Shortly thereafter, we see the simians going about their business as usual. But then, while picking amongst a set of dry bones, one of the tribe has a searing burst of revelation. Picking up what looks like an animal femur, he begins to realize (slowly, of course) that he can club things with it. As the scene picks up, the music reaching a crescendo, we get the same sort of feeling as when the apes encountered the monolith, except in reverse. What begins as a sort of tame display mounts until the ape is overcome with feeling, thrashing and smashing everything around him. And then, the camera cutting between the bones and a falling animal, we see him applying the lesson by killing another animal with it! That night, the tribe eats meat, and the transition from herbivores to omnivores has begun. We also see a frightening scene the next day, as a rival group of simians encounters them at a watering hole. But whereas the two groups would just shout at each other until one retreated, this time an ape is killed. The bone-carrying ape has passed on the lesson of the club to his kin, and they take turn beating their rival until he’s dead. The scene ends with a silent moment as the ape tosses the bone in the air, it swirls around and around, falling ever towards Earth… And then boom! The bone becomes a satellite, and the skies have become space in orbit around planet Earth.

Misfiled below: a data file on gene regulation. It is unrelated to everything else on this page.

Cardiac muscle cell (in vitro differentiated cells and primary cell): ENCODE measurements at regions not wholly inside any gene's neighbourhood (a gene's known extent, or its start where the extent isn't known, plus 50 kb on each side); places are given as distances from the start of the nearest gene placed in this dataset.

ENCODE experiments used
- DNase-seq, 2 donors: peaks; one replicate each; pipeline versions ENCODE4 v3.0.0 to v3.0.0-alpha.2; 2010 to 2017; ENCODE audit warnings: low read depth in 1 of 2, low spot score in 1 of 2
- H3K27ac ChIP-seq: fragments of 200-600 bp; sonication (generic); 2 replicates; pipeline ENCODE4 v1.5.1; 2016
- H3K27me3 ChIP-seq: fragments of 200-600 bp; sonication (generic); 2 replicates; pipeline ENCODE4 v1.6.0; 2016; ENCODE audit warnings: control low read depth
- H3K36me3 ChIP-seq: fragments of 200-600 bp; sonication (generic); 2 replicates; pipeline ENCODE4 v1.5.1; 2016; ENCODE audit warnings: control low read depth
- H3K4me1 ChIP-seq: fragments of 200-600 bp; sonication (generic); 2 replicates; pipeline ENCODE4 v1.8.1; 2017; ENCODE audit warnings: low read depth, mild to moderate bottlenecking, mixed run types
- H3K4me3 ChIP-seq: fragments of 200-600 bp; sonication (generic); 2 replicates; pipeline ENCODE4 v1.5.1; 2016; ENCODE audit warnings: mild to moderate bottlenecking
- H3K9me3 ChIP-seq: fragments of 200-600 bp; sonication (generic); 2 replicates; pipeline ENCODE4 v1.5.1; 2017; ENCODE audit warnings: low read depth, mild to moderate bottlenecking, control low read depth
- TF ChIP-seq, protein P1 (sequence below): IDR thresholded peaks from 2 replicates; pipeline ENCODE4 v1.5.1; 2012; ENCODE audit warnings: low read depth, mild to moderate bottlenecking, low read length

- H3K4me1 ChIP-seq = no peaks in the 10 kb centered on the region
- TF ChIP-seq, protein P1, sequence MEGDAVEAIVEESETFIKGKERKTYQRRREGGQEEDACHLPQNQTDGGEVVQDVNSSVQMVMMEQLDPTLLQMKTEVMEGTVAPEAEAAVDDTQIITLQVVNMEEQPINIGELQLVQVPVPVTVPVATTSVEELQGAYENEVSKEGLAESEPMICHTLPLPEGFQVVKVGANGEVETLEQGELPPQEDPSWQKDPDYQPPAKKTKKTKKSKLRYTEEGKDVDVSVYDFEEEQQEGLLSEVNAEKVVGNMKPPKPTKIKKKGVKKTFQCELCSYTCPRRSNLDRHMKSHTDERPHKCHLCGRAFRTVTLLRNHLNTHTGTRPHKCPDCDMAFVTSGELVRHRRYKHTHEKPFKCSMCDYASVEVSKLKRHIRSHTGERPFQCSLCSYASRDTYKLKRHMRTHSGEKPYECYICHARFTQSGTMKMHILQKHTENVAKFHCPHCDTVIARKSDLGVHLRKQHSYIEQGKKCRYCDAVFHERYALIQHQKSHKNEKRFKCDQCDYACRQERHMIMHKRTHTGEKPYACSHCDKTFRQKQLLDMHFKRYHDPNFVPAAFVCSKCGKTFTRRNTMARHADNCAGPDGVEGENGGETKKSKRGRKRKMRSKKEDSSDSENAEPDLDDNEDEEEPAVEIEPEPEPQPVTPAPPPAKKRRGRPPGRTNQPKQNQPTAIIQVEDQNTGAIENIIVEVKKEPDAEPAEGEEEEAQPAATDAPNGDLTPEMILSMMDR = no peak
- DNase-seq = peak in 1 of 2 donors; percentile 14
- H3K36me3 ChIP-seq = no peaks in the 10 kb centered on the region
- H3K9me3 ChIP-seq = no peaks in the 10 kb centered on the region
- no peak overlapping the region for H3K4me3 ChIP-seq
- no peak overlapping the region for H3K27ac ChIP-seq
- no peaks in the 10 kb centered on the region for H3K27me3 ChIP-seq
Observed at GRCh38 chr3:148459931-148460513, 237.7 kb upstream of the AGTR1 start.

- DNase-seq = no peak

Where do I begin? Once again, the sheer amount of significance in this scene. We are given, sans dialogue and through a series of brief but poignant scenes, a glimpse at how humanity came to evolve. From being herbivores who had to claw and scratch for every inch to omnivores who asserted control over their environment through the use of tools. And what accounted for this leap? A simple act of deductive reasoning, but clearly, higher forces appear to have played a part… Oooooo! Yes, that’s the impression we are meant to have, that the sudden appearance of the monolith and how it coincided with a jump start in evolution was no coincidence. But since there is no dialogue, all of this is going on in our minds, and it was bloody effective!